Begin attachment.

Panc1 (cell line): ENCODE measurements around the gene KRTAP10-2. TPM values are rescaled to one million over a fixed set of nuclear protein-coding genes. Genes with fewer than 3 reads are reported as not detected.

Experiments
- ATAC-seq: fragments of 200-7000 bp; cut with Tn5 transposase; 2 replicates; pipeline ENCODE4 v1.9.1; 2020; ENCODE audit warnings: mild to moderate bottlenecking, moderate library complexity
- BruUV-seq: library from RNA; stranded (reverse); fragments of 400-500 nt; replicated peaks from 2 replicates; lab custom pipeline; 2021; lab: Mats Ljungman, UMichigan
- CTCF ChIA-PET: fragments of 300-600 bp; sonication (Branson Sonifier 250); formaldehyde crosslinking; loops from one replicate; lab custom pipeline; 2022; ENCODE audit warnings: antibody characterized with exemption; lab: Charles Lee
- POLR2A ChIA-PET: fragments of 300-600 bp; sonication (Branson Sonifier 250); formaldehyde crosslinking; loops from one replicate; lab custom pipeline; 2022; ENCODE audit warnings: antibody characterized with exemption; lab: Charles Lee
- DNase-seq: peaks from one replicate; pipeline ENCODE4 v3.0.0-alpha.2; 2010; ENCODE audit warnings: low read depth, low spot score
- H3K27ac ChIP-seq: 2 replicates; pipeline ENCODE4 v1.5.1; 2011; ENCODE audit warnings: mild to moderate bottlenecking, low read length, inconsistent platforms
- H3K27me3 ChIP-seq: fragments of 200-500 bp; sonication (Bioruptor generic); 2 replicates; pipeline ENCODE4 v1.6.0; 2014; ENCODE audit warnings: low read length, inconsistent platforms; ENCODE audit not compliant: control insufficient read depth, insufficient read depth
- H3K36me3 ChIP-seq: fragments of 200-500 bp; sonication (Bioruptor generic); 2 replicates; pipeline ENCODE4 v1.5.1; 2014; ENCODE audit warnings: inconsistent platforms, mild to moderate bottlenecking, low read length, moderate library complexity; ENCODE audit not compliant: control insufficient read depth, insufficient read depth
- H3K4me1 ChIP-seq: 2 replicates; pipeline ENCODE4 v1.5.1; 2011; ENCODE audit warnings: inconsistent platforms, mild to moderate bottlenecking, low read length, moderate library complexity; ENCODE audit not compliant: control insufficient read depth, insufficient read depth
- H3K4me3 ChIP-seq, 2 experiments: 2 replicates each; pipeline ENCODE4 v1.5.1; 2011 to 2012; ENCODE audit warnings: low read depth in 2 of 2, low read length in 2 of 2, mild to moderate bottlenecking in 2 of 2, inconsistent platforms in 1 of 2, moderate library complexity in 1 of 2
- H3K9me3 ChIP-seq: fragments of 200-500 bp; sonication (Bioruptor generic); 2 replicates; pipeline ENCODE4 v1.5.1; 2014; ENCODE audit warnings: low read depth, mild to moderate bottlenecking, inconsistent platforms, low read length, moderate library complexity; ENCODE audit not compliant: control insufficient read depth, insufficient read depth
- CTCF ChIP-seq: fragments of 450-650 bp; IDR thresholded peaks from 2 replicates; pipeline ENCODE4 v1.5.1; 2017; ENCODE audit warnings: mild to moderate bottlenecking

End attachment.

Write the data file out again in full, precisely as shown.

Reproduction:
Panc1 (cell line): ENCODE measurements around the gene KRTAP10-2. TPM values are rescaled to one million over a fixed set of nuclear protein-coding genes. Genes with fewer than 3 reads are reported as not detected.

Experiments
- ATAC-seq: fragments of 200-7000 bp; cut with Tn5 transposase; 2 replicates; pipeline ENCODE4 v1.9.1; 2020; ENCODE audit warnings: mild to moderate bottlenecking, moderate library complexity
- BruUV-seq: library from RNA; stranded (reverse); fragments of 400-500 nt; replicated peaks from 2 replicates; lab custom pipeline; 2021; lab: Mats Ljungman, UMichigan
- CTCF ChIA-PET: fragments of 300-600 bp; sonication (Branson Sonifier 250); formaldehyde crosslinking; loops from one replicate; lab custom pipeline; 2022; ENCODE audit warnings: antibody characterized with exemption; lab: Charles Lee
- POLR2A ChIA-PET: fragments of 300-600 bp; sonication (Branson Sonifier 250); formaldehyde crosslinking; loops from one replicate; lab custom pipeline; 2022; ENCODE audit warnings: antibody characterized with exemption; lab: Charles Lee
- DNase-seq: peaks from one replicate; pipeline ENCODE4 v3.0.0-alpha.2; 2010; ENCODE audit warnings: low read depth, low spot score
- H3K27ac ChIP-seq: 2 replicates; pipeline ENCODE4 v1.5.1; 2011; ENCODE audit warnings: mild to moderate bottlenecking, low read length, inconsistent platforms
- H3K27me3 ChIP-seq: fragments of 200-500 bp; sonication (Bioruptor generic); 2 replicates; pipeline ENCODE4 v1.6.0; 2014; ENCODE audit warnings: low read length, inconsistent platforms; ENCODE audit not compliant: control insufficient read depth, insufficient read depth
- H3K36me3 ChIP-seq: fragments of 200-500 bp; sonication (Bioruptor generic); 2 replicates; pipeline ENCODE4 v1.5.1; 2014; ENCODE audit warnings: inconsistent platforms, mild to moderate bottlenecking, low read length, moderate library complexity; ENCODE audit not compliant: control insufficient read depth, insufficient read depth
- H3K4me1 ChIP-seq: 2 replicates; pipeline ENCODE4 v1.5.1; 2011; ENCODE audit warnings: inconsistent platforms, mild to moderate bottlenecking, low read length, moderate library complexity; ENCODE audit not compliant: control insufficient read depth, insufficient read depth
- H3K4me3 ChIP-seq, 2 experiments: 2 replicates each; pipeline ENCODE4 v1.5.1; 2011 to 2012; ENCODE audit warnings: low read depth in 2 of 2, low read length in 2 of 2, mild to moderate bottlenecking in 2 of 2, inconsistent platforms in 1 of 2, moderate library complexity in 1 of 2
- H3K9me3 ChIP-seq: fragments of 200-500 bp; sonication (Bioruptor generic); 2 replicates; pipeline ENCODE4 v1.5.1; 2014; ENCODE audit warnings: low read depth, mild to moderate bottlenecking, inconsistent platforms, low read length, moderate library complexity; ENCODE audit not compliant: control insufficient read depth, insufficient read depth
- CTCF ChIP-seq: fragments of 450-650 bp; IDR thresholded peaks from 2 replicates; pipeline ENCODE4 v1.5.1; 2017; ENCODE audit warnings: mild to moderate bottlenecking